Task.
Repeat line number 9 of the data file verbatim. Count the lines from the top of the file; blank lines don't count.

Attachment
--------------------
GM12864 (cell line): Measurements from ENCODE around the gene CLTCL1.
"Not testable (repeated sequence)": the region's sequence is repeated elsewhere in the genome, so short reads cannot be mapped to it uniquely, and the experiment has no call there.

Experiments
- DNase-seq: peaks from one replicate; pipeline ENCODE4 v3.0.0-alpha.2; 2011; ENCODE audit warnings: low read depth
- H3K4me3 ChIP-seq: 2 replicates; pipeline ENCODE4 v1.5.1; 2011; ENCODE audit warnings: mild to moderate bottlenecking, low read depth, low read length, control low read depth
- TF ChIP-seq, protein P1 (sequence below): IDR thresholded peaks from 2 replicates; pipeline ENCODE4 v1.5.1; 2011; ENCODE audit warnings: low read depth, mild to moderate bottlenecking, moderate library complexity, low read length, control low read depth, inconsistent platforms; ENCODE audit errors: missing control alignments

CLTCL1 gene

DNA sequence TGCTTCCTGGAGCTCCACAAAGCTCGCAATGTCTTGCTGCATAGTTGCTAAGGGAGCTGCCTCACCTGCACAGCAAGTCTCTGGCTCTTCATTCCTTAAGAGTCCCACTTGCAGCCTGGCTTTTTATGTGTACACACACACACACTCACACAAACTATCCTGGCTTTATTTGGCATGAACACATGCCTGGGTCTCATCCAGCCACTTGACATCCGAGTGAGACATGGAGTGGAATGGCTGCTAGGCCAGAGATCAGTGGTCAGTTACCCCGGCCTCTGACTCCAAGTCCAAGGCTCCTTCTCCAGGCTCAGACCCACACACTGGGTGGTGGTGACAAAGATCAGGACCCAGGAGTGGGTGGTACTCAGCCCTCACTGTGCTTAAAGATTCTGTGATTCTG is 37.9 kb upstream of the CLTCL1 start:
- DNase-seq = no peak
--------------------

- DNase-seq = no peak